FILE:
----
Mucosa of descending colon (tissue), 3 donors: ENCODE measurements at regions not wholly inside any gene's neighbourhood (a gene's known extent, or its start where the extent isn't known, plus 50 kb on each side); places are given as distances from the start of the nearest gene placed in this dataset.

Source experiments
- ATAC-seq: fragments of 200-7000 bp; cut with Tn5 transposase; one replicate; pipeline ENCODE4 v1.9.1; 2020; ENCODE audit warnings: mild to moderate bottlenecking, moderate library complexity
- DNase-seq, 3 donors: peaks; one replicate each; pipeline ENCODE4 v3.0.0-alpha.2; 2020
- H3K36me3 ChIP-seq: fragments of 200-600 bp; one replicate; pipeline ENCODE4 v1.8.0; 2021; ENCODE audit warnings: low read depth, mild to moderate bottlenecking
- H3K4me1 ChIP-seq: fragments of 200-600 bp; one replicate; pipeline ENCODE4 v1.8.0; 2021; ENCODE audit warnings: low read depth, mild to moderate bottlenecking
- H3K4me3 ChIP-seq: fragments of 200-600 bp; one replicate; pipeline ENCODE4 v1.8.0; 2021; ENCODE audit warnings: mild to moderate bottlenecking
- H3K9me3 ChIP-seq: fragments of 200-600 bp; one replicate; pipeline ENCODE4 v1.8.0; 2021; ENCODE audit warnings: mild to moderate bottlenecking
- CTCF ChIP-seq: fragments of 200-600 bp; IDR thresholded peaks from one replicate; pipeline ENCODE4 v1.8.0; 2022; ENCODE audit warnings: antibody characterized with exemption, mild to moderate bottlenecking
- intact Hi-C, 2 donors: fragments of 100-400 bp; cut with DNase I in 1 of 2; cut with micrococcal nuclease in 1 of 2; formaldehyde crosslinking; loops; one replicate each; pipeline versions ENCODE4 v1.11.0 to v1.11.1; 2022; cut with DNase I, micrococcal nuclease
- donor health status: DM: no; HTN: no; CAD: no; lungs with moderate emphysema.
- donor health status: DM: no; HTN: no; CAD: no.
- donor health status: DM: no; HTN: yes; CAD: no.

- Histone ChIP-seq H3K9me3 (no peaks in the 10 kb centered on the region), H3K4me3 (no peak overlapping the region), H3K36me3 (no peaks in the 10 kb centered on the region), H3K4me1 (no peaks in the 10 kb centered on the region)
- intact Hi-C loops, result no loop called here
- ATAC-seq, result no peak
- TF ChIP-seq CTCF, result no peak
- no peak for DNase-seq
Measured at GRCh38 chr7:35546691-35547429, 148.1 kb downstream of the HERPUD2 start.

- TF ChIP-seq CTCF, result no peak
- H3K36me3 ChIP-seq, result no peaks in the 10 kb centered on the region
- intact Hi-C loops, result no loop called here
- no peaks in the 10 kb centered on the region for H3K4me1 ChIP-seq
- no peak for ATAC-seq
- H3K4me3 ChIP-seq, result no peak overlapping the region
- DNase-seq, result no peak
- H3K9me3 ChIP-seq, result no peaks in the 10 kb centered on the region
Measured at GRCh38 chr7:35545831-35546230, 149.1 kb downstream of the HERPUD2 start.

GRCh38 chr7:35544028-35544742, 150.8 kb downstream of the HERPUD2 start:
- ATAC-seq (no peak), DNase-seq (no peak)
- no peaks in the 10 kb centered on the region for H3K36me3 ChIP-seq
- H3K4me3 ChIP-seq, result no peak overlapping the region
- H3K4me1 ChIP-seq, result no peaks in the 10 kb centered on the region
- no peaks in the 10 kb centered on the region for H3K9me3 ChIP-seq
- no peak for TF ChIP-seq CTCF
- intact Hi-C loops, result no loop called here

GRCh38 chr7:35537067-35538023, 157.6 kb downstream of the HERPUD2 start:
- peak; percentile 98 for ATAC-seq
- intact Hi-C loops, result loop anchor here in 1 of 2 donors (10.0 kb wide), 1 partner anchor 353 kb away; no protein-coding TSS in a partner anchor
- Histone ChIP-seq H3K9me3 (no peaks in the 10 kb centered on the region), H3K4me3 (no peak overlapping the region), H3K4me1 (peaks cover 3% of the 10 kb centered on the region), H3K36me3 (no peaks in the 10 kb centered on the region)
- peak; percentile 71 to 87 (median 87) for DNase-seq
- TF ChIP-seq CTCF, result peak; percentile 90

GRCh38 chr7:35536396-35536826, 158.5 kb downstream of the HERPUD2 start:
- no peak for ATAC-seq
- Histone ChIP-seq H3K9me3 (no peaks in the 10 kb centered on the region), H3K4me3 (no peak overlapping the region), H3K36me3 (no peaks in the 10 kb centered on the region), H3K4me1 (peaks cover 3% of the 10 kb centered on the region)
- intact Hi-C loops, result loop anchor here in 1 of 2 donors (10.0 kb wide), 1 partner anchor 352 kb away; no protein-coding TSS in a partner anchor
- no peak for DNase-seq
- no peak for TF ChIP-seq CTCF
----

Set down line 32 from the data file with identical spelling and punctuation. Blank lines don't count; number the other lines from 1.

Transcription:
- H3K4me3 ChIP-seq, result no peak overlapping the region